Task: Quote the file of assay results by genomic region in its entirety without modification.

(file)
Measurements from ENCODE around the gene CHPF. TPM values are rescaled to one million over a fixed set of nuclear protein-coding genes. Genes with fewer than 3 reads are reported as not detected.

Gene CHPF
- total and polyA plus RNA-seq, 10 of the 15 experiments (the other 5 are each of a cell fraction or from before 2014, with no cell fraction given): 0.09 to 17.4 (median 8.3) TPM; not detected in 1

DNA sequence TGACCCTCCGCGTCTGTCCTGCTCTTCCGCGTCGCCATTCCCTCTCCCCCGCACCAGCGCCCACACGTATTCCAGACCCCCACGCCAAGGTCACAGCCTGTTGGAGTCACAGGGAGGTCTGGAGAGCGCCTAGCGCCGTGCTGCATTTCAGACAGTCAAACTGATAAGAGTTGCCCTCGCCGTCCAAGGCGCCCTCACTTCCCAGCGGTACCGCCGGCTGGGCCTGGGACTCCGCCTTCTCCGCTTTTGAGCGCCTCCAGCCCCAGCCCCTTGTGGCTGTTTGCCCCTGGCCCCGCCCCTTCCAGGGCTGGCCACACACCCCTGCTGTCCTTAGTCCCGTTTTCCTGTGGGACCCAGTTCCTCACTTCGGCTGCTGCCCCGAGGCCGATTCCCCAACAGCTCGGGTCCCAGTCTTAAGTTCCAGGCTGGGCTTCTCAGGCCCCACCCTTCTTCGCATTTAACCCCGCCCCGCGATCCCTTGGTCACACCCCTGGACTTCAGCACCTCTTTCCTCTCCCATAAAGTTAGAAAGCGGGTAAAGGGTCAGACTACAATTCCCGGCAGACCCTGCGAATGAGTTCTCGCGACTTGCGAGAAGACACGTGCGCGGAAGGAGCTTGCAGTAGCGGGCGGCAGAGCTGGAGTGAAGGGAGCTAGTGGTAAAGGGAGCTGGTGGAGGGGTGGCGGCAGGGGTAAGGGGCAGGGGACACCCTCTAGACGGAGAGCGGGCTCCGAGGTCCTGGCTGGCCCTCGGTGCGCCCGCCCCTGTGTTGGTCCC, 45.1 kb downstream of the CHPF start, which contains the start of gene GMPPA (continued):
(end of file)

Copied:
Measurements from ENCODE around the gene CHPF. TPM values are rescaled to one million over a fixed set of nuclear protein-coding genes. Genes with fewer than 3 reads are reported as not detected.

Gene CHPF
- total and polyA plus RNA-seq, 10 of the 15 experiments (the other 5 are each of a cell fraction or from before 2014, with no cell fraction given): 0.09 to 17.4 (median 8.3) TPM; not detected in 1

DNA sequence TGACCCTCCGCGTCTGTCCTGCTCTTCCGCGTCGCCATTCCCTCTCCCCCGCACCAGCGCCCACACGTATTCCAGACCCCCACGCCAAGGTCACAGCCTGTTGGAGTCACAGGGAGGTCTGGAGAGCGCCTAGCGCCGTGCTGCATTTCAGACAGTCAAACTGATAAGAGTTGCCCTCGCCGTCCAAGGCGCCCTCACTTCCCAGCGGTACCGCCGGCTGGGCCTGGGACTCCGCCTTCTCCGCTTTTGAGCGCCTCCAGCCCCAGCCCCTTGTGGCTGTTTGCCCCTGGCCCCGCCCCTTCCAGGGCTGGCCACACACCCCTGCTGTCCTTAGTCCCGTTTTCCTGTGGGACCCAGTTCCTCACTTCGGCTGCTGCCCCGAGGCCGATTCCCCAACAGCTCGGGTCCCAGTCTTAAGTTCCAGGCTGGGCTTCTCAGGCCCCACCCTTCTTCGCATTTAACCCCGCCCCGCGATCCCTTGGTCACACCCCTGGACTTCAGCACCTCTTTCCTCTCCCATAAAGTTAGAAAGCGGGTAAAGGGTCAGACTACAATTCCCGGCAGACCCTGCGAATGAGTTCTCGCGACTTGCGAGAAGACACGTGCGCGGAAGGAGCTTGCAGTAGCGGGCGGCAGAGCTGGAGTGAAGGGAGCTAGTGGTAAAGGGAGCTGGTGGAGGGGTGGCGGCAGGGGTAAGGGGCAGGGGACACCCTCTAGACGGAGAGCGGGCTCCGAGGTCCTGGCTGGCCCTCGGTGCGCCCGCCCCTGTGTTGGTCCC, 45.1 kb downstream of the CHPF start, which contains the start of gene GMPPA (continued):